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Leonie Haimson , Class Size Matters July 2014 PowerPoint PPT Presentation


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UnMet need for seats in New 2015-2019 capital plan Including Class size and overcrowding data for Community School district 23. Leonie Haimson , Class Size Matters July 2014. School Utilization Rates at critical levels.

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Leonie Haimson , Class Size Matters July 2014

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Leonie haimson class size matters july 2014

UnMet need for seats in New 2015-2019 capital planIncluding Class size and overcrowding data for Community School district 23

Leonie Haimson, Class Size Matters

July 2014


School utilization rates at critical levels

School Utilization Rates at critical levels

  • Citywide, schools have become more overcrowded over last six years. More than 480,000 students citywide are in extremely overcrowded buildings.

  • Elementary schools avg. building utilization “target” rates at 97.4%; median at 102%. High schools are not far behind at 95.2%.

  • High ES rates in all boroughs, including D10 and D11 in the Bronx 108% and 105.6%, respectively.

  • In Queens, D24 (120.6%), D25 (109.7%), D26 (110%), D27 (106.1%), and D30 (107.3%) all extremely overcrowded.

  • At the MS level, D20 in Brooklyn, D24, and D25 in Queens have building utilization rates over 95%.

  • Queens high school buildings have avg. utilization rate of 110.7% and Staten Island high school buildings 103.2%.

    Data source: Blue Book target utilization rates 2012-2013


Average utilization rates city wide 2012 2013

Average Utilization Rates City-Wide 2012-2013

Source: 2012-2013 DOE Blue Book


Proposed capital plan vs needs for seats

Proposed capital plan vs. needs for seats

  • Proposed capital plan has (at most) 38,754 seats – and this if Cuomo’s “Smart School” bond act is approved. (806 more seats funded only for design)

  • Plan admits real need of 49,245 (though doesn’t explain how this figure was derived).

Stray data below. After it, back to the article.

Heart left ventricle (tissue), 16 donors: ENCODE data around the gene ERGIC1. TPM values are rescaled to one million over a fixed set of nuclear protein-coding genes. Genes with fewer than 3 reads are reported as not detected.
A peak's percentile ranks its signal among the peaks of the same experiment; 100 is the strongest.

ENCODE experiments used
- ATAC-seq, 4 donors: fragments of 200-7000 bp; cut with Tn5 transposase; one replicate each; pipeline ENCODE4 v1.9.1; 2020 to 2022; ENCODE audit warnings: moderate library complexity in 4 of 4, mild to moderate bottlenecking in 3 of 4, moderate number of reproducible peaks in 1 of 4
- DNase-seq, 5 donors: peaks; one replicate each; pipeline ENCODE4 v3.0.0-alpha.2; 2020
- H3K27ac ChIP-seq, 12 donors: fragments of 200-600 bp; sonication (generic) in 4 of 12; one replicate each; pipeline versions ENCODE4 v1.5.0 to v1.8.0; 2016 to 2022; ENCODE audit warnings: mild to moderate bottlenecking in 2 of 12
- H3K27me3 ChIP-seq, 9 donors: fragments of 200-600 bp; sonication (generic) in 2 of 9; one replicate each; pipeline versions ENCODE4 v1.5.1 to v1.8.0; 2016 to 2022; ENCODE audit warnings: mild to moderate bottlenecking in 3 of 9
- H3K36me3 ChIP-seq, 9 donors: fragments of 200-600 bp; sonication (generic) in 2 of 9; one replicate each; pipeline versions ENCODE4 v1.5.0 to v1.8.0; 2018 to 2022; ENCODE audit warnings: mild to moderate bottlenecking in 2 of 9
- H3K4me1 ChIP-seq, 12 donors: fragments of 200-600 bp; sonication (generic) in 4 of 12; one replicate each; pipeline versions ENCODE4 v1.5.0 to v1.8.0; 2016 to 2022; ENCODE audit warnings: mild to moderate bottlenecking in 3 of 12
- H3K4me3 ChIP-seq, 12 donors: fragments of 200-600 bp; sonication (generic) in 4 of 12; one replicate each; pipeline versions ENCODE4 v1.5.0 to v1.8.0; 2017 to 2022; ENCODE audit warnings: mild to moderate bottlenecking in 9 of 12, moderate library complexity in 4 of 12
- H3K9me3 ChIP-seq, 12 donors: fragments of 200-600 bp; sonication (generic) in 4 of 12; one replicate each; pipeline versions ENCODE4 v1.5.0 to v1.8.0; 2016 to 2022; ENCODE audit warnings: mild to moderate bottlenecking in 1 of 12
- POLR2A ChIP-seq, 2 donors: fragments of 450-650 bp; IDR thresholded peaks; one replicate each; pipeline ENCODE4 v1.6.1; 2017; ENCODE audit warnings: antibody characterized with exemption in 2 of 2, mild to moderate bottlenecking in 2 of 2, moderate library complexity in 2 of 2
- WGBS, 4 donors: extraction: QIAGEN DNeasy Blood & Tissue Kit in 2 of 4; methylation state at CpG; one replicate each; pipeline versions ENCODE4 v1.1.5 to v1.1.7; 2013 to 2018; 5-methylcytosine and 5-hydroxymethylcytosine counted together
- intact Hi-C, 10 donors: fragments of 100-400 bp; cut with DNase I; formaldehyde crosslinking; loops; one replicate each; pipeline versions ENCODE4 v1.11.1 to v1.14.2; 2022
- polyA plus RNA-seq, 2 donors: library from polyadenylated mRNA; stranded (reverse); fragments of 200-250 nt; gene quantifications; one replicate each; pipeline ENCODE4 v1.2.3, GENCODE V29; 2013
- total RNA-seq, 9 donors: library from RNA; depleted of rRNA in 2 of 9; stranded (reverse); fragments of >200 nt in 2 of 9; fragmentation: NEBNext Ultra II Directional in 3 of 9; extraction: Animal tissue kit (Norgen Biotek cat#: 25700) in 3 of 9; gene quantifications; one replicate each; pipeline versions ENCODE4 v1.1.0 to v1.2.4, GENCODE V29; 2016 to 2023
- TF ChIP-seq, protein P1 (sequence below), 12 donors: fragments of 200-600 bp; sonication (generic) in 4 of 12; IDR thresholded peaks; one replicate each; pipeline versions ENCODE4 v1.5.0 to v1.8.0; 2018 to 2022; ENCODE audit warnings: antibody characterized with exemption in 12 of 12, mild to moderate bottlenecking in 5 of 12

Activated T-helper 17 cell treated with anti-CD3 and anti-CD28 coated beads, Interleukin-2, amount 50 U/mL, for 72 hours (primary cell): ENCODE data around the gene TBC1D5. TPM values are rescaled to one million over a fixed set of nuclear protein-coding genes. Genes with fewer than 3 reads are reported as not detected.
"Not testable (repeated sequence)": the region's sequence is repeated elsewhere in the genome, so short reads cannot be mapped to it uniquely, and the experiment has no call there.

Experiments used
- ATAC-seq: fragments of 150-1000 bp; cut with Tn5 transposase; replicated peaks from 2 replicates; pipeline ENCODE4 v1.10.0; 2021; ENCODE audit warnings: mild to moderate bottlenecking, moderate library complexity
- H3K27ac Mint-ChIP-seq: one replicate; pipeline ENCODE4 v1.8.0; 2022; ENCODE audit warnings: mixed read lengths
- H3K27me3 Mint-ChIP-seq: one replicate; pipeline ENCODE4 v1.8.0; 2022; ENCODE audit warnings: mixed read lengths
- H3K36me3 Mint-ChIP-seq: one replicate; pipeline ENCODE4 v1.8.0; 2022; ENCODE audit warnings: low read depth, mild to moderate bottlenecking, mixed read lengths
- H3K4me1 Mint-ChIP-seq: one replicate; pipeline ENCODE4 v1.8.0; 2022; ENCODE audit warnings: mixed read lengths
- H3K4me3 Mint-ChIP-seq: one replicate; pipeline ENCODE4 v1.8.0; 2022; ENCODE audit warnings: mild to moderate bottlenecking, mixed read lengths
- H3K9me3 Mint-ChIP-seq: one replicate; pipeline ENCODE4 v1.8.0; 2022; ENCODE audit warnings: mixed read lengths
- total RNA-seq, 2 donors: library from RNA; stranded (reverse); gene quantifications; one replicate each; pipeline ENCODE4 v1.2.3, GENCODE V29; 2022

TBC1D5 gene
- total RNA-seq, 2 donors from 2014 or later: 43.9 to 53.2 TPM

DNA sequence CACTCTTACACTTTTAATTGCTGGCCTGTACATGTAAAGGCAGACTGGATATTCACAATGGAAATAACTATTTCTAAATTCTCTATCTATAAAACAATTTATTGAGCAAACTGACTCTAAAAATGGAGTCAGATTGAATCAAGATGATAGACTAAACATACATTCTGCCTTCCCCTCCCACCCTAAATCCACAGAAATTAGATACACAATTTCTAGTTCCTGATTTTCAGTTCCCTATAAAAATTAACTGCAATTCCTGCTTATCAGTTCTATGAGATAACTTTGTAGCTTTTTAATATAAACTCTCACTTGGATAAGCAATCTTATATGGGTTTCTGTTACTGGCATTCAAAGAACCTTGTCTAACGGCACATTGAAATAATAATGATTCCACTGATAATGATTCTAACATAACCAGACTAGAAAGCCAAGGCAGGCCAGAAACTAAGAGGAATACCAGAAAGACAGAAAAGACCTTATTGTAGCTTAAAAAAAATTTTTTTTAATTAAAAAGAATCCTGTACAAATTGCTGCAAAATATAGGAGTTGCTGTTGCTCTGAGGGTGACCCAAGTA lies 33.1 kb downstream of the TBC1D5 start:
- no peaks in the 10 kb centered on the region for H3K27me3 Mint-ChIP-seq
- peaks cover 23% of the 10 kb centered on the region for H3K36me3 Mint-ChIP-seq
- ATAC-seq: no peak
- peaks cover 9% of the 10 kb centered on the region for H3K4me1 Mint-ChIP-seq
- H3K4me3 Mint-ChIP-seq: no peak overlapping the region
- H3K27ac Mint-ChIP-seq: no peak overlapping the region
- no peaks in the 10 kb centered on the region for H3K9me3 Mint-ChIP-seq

• DOE’s consultants project enrollment increases of 60,000-70,000 students by 2021

  • At least 30,000 seats needed to alleviate current overcrowding for just those districts that average above 100%.

  • Conclusion: real need for seats at least 100,000.


Proposed capital plan vs needs for seats part ii

Proposed capital plan vs. needs for seats part II

  • These figures do not capture overcrowding at neighborhood level, including schools with K waiting lists, or need to expand pre-K, reduce class size, restore cluster rooms, or provide space for charters as required in new state law.

  • Does not capture need to replace trailers with capacity of more than 10,890 seats.

  • Though DOE counts only 7,158 students attending class in TCUs, actual number is far higher & likely over 10,000.

  • Also, DOE utilization figures underestimate actual overcrowding according to most experts and Chancellor, who has appointed a “Blue Book” taskforce to improve them.

  • Revised utilization formula should be aligned to smaller classes, dedicated rooms for art, music, special education services, and more.


Class sizes have increased for six years in a row

Class sizes have increased for six years in a row

  • Despite provisions in 2007 state law requiring NYC reduce class sizes, classes in K-3 in 2013-2014 largest since 1998; in grades 4-8 largest since 2002.

  • K-3 average class size was 24.9 (Gen Ed, inclusion & gifted classes) compared to 20.9 in 2007, increase of 19%.

  • In grades 4-8, the average class size was 26.8, compared to 25.1 in 2007 –increase of 6.8%.